Spilsby Theatre’s ‘saviour’ dies

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A member of an arts trust which was once the ‘saviour’ of Spilsby Theatre has been tragically killed in a road accident.

Gillian Kean, founder member and main trustee of the Dandelion Trust, which is now a registered charity, passed away on August 21, aged 70, after being knocked down by a taxi at Luton Airport on her return from a peace mission in the Middle East.

Still an extremely active member of the trust, Gillian, along with the four trustees of the charity was said to have worked tirelessly by her peers and colleagues as a peace worker; visiting active war-zones internationally, such as Syria and Bosnia, to name just a few.

In the meantime, Gillian was also helping to run venues such as the Spilsby Theatre, as the members sought to support the arts and conserve green spaces and beautiful buildings.

Locally, Spilsby’s Theatre has benefited greatly over the years from Gillian’s involvement, especially when, in 1988 the theatre was ‘rescued’ from closure by the trust, allowing it to continue, as it is now, as an ongoing concern.

Jane Scott, performer, creative facilitator and developer at the theatre, with Bruce Knight said: “Gillian will be remembered as a gentle and vibrant lady with a big heart.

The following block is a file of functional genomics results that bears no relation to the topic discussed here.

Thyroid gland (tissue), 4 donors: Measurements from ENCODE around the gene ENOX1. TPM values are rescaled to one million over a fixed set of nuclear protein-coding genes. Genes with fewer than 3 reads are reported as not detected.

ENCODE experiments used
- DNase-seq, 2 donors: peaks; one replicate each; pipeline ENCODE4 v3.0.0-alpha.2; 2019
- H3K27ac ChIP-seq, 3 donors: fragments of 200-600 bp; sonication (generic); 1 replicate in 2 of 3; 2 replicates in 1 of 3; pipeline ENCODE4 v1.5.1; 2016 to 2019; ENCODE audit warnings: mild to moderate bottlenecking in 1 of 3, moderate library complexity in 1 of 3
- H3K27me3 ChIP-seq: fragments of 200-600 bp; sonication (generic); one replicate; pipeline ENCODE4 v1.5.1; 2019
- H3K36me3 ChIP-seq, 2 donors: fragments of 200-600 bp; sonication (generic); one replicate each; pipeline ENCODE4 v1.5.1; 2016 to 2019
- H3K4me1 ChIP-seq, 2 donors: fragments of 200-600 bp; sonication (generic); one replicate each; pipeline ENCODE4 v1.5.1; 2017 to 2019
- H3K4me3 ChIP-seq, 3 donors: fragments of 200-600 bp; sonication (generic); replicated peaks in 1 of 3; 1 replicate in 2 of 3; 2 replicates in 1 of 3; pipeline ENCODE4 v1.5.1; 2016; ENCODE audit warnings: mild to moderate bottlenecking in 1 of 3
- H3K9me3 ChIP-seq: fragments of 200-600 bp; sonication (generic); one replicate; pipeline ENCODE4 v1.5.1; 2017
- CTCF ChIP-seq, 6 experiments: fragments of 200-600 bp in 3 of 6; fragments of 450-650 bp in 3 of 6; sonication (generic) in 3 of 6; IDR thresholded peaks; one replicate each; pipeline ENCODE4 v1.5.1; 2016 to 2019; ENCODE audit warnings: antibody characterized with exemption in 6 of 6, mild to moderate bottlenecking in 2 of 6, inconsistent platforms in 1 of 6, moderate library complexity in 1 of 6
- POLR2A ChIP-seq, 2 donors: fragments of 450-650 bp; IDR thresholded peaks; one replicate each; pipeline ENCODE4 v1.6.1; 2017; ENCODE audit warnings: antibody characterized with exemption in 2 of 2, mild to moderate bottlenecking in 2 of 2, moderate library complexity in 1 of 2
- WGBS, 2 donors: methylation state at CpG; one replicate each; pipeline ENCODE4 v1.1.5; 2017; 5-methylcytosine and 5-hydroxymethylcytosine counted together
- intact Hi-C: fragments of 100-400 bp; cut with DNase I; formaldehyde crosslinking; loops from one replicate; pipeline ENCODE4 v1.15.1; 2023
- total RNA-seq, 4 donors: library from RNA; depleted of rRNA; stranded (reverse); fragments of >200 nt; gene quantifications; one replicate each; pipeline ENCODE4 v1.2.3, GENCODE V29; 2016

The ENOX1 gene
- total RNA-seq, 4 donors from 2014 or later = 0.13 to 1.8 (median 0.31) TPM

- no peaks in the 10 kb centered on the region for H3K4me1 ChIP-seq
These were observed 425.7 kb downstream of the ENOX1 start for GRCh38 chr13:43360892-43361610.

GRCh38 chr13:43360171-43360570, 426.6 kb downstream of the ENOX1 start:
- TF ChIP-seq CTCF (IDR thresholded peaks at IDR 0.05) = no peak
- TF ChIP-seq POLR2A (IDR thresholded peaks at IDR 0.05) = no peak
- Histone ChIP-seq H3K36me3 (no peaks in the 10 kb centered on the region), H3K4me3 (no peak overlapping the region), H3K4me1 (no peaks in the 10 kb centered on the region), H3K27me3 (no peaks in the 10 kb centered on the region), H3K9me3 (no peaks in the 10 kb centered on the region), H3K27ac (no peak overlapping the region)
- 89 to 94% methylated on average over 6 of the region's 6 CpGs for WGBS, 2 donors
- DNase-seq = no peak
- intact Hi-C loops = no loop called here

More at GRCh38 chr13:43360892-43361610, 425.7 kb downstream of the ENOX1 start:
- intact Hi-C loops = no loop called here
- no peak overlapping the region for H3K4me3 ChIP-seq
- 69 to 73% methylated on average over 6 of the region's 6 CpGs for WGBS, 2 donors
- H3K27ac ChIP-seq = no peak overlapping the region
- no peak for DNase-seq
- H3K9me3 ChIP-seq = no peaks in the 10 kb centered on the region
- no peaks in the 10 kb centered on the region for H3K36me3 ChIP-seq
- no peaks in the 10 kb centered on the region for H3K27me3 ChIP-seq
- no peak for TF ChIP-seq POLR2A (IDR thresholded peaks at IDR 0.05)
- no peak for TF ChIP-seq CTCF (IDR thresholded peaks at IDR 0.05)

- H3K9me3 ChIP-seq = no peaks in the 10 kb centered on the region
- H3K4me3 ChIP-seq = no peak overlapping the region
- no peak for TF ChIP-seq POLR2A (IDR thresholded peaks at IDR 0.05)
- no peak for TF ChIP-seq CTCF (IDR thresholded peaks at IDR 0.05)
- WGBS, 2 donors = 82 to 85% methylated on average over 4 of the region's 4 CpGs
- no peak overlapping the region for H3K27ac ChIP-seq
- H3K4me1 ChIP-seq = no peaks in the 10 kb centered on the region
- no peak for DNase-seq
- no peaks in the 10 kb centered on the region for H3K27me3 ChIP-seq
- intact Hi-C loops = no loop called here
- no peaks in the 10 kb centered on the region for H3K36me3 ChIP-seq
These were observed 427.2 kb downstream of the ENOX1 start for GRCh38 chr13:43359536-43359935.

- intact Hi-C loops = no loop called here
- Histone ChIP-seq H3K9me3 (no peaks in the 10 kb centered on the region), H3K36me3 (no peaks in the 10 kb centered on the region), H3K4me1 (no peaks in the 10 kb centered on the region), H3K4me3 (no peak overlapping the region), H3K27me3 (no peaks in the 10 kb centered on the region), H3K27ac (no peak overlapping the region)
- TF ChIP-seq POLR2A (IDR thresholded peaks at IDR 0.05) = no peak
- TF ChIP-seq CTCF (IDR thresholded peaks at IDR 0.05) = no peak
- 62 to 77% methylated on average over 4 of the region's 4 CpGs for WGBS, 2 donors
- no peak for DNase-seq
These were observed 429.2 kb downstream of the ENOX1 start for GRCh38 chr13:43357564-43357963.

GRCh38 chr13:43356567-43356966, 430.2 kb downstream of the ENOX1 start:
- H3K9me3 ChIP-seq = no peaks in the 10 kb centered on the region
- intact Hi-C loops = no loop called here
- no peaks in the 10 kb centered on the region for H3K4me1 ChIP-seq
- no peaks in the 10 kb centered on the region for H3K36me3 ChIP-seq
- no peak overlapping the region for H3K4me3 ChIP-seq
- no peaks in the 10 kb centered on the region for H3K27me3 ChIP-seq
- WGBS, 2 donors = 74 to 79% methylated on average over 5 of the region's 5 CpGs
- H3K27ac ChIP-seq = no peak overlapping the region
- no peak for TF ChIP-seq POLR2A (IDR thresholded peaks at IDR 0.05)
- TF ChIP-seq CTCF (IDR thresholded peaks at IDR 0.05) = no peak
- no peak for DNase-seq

“In terms of the theatre, put simply, Gillian dealt with all the administration and worked quietly behind the scenes, ensuring it stayed open”.

Jane also said, that with Gillian’s help and support throughout the years, it has helped to preserve the theatre for the good of the community and provided a place where people can work together and socialise.

The theatre has, as a result, continued to grow into an ‘exciting’ and ‘flourishing’ arts venue.

With news of the unexpected death still very fresh and colleagues understandably still in shock, as yet, no concrete plans have been made to honour the lady whose help ensured a theatre remained in the town.

However, Jane Scott, speaking on behalf of the theatre said: “Myself and all the volunteers at the theatre are already thinking of what ways we can best commemorate her.”